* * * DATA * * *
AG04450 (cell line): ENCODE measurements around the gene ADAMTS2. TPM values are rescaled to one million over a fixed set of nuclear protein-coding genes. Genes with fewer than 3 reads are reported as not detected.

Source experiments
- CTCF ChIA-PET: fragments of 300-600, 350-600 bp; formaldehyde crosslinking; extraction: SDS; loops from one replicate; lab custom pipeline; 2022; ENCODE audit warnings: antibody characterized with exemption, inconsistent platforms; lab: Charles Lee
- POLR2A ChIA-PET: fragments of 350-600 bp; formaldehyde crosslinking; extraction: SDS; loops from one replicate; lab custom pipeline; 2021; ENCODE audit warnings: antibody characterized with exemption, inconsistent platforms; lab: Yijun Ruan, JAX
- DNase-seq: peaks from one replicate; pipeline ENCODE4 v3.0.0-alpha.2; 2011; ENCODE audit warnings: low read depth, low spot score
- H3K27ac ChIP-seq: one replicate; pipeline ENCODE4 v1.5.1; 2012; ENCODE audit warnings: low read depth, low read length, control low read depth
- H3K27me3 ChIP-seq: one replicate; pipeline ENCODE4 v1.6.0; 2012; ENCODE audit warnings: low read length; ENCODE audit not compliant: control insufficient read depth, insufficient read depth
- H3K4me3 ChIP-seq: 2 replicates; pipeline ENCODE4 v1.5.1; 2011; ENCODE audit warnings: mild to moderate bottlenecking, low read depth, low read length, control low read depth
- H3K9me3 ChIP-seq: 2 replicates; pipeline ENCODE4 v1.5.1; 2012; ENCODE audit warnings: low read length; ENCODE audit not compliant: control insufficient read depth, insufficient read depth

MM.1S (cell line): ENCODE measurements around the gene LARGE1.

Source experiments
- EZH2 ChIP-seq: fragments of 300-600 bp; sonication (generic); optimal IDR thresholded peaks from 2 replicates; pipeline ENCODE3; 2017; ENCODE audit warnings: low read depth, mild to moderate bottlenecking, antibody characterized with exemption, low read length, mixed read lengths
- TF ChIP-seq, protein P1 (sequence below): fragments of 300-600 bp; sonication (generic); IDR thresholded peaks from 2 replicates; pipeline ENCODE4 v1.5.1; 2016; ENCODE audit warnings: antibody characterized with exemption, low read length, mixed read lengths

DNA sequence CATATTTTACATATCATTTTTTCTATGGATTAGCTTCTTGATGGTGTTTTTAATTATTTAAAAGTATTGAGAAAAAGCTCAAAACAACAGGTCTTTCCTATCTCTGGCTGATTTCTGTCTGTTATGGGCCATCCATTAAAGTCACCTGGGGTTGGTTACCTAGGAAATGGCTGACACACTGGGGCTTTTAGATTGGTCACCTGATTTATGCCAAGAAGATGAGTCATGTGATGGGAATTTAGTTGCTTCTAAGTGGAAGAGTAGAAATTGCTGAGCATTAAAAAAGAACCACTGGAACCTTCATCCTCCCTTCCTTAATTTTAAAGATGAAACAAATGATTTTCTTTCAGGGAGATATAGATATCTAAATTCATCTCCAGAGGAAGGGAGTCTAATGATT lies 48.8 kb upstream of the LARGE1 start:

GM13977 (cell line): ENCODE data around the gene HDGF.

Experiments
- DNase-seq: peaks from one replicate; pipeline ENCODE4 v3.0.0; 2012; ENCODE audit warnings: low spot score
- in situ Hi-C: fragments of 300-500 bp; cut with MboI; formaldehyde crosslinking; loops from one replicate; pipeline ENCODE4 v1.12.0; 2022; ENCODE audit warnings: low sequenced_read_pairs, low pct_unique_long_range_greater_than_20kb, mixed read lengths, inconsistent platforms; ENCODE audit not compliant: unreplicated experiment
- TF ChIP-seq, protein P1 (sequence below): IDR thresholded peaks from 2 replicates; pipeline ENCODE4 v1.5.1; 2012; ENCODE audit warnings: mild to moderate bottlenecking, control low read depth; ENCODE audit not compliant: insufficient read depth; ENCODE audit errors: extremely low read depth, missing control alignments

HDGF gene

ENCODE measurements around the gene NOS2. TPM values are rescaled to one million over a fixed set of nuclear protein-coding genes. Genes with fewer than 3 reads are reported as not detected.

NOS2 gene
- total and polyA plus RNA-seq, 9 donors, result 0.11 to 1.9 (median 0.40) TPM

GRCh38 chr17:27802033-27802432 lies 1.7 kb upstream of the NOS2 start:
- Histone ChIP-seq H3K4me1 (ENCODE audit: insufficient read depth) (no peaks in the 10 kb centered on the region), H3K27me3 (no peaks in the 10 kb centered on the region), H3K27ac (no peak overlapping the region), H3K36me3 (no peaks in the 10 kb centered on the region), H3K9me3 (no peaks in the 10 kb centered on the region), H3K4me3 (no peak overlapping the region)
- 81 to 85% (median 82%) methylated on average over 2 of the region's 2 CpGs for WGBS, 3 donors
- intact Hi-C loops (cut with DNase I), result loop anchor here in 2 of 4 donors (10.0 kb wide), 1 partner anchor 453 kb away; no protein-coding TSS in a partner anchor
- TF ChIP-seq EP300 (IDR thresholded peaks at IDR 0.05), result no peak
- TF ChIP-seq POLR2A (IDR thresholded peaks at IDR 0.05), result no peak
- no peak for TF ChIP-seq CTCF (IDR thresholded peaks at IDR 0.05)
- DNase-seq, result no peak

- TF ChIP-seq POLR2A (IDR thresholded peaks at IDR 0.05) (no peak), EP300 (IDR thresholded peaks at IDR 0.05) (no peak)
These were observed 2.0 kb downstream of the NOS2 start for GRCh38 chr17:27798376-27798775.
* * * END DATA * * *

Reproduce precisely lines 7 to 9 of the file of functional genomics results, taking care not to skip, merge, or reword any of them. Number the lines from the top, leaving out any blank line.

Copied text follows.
- H3K27me3 ChIP-seq: one replicate; pipeline ENCODE4 v1.6.0; 2012; ENCODE audit warnings: low read length; ENCODE audit not compliant: control insufficient read depth, insufficient read depth
- H3K4me3 ChIP-seq: 2 replicates; pipeline ENCODE4 v1.5.1; 2011; ENCODE audit warnings: mild to moderate bottlenecking, low read depth, low read length, control low read depth
- H3K9me3 ChIP-seq: 2 replicates; pipeline ENCODE4 v1.5.1; 2012; ENCODE audit warnings: low read length; ENCODE audit not compliant: control insufficient read depth, insufficient read depth